Thomas Alva Edison, one of the most famous and prolific inventors of all time, had an enormous influence on modern life, contributing to inventions such as the incandescent light bulb, the phonograph and the motion picture camera, in addition to improving the telegraph and telephone. Inventions that change lives Edison invented or perfected devices that had a profound impact on people's way of life. The most famous of his inventions was the incandescent bulb (187), which would revolutionize interior lighting and separate light from fire forever. He also developed the phonograph (187), the power plant (188), the film studio (189) and a system for making and showing movies (189) and alkaline storage batteries (190).
Edison improved the original designs of Alexander Graham Bell's stock ticker, telegraph and telephone. He was one of the first to explore X-rays and, in 1875, he announced his observation of the etheric force (radio waves), although his claim would be rejected by the scientific community. Thomas Alva Edison is best remembered for electric light, his phonograph and his work with films. However, he also invented several devices that greatly improved the telephone.
He improved several types of machines called generators that produced electricity. Improved batteries that contain electricity. He worked on many different types of electric motors, including those for electric trains. Serbian-American engineer and physicist Nikola Tesla (1856-194) made dozens of advances in the production, transmission, and application of electrical energy.
As for his detractors, they believed that Edison's greatest and only true invention was his perfectly crafted image. In 1876, the centennial year of the United States, it opened its first large-scale industrial research laboratory in Menlo Park, New Jersey. Mr. Edison told friends that his new company would invent a small device every ten days and produce what he called a “big trick” approximately every six months.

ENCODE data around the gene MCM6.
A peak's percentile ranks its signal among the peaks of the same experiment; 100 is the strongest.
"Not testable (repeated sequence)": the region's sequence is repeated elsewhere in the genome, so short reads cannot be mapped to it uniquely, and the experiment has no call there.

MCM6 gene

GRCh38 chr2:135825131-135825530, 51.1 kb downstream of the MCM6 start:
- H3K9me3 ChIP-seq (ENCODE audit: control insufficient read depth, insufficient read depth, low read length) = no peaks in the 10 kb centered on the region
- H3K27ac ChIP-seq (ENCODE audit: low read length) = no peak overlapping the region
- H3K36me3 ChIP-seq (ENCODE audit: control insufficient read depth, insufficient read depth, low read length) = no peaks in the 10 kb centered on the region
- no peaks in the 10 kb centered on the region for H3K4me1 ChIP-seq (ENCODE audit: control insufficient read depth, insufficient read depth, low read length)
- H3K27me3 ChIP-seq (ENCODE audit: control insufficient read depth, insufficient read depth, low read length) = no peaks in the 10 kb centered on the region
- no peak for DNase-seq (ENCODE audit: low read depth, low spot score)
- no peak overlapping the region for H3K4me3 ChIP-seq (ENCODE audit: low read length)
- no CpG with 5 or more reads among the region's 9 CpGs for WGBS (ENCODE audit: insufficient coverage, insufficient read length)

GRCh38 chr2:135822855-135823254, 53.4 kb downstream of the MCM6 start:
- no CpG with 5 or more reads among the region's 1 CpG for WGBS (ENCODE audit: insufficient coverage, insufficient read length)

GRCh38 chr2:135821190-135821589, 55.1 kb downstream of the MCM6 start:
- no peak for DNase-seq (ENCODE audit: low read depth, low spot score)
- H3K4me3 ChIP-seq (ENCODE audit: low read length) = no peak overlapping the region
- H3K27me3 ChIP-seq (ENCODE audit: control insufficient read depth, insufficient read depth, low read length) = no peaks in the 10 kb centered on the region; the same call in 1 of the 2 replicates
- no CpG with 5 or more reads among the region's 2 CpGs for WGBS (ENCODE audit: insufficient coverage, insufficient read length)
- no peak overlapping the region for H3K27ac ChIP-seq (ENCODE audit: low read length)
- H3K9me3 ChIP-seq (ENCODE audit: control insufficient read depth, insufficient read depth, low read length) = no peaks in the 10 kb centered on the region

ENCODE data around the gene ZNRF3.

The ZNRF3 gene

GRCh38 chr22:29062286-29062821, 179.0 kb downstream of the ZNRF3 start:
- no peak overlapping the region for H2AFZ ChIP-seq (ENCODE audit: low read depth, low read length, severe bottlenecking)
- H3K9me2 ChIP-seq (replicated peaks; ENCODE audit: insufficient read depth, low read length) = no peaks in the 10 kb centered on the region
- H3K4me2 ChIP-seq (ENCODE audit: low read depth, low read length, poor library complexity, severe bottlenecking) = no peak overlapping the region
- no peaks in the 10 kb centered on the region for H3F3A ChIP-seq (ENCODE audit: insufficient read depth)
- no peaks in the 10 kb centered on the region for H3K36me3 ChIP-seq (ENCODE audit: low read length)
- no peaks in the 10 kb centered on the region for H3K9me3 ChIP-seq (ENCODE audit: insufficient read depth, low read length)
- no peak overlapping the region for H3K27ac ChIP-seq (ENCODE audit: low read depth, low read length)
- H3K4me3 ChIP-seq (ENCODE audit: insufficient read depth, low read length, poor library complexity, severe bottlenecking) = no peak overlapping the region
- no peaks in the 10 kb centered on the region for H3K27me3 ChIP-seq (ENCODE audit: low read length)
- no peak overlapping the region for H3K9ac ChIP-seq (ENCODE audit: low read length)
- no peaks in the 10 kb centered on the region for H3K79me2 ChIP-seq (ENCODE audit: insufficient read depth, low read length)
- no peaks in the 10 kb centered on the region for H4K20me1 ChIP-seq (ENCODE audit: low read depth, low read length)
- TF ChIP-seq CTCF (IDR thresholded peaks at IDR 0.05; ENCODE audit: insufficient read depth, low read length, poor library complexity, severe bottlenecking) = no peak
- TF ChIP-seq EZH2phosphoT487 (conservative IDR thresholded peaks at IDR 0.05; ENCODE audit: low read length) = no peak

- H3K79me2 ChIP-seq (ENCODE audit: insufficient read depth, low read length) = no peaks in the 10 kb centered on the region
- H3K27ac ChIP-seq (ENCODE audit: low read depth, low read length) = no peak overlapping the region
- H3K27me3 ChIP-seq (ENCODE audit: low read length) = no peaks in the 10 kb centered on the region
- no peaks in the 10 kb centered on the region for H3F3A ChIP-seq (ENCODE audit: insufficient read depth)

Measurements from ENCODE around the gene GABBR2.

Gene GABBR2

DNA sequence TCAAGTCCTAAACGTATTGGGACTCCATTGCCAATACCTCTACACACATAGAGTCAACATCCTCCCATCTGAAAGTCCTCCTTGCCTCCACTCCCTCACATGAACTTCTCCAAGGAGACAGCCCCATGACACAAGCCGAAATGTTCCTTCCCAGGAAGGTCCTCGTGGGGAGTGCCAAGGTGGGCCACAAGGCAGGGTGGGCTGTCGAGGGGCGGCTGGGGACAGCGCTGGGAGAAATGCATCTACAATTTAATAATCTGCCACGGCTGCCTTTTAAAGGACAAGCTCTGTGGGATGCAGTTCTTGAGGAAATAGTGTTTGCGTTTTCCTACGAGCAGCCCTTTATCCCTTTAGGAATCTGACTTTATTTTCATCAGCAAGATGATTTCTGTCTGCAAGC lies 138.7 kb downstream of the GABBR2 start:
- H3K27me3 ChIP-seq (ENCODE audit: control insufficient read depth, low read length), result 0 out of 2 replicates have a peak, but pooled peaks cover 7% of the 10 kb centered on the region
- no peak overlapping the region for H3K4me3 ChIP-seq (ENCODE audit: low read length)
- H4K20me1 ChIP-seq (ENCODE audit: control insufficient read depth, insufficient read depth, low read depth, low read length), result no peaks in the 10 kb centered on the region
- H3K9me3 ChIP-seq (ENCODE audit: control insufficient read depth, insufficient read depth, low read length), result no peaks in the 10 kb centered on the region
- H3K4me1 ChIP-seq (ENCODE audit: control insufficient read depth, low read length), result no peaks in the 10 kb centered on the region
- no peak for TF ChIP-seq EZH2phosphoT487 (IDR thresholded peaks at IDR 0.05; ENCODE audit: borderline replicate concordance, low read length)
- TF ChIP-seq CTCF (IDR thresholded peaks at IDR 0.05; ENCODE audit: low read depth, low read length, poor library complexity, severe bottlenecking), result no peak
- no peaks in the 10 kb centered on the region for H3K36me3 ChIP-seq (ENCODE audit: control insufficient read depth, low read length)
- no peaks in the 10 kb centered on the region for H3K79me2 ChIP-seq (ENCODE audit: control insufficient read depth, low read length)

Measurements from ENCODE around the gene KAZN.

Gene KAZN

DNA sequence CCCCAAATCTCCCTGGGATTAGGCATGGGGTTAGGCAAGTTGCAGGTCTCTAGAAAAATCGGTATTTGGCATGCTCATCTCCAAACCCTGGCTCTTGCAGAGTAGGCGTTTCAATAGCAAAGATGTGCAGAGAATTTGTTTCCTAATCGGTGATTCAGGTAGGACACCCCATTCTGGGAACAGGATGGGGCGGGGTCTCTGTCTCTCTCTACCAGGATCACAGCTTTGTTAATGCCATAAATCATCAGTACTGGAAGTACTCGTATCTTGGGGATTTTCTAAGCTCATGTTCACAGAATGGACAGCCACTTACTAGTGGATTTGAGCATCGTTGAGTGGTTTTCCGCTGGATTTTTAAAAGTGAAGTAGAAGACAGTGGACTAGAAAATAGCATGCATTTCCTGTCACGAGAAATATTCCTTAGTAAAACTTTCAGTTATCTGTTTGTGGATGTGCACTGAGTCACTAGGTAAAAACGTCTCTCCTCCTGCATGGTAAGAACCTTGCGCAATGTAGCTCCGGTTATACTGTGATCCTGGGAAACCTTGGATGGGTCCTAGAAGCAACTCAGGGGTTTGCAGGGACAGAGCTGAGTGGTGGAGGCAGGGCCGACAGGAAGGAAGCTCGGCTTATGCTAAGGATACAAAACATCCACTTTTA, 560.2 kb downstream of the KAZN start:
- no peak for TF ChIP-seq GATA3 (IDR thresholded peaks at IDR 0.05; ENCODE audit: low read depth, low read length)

In 1877, Edison developed the carbon transmitter, a device that improved the audibility of the telephone by allowing voices to be transmitted at a higher volume and more clearly. In 1892, after another merger, Edison left the electricity business and his faithful assistant, Samuel Insull, went to Chicago to make a name for himself in energy supply. Thomas Edison's major inventions were designed and built in the last years of the 18th century. Thomas Edison received little formal education and left school in 1859 to start working on the railroad between Detroit and Port Huron, Michigan, where his family then lived.
In homage to this unique individual, Americans turned off their electric lights for one minute on October 21, 1931, a few days after his death. There has never been an adequate explanation for this sudden change; however, some speculate that Edison's financial support and influence in the United States was published in 1776 with international success: “Common Sense” was the first pamphlet that advocated for independence from the United States. As a well-known inventor, Ben Franklin inspired many Americans that they could do anything and that nothing is impossible. It's extremely difficult to find someone living today who hasn't been affected in some way by Thomas Edison.
Despite his prolific telegraphic work, Edison ran into financial difficulties in late 1875, but a year later, with the help of his father, Edison was able to build a laboratory and machine shop in Menlo Park, New Jersey, 12 miles south of Newark. Edison had the impressive ability to take an idea and make the most of it from a technological point of view, make it practical and, in many cases, create something almost magical. .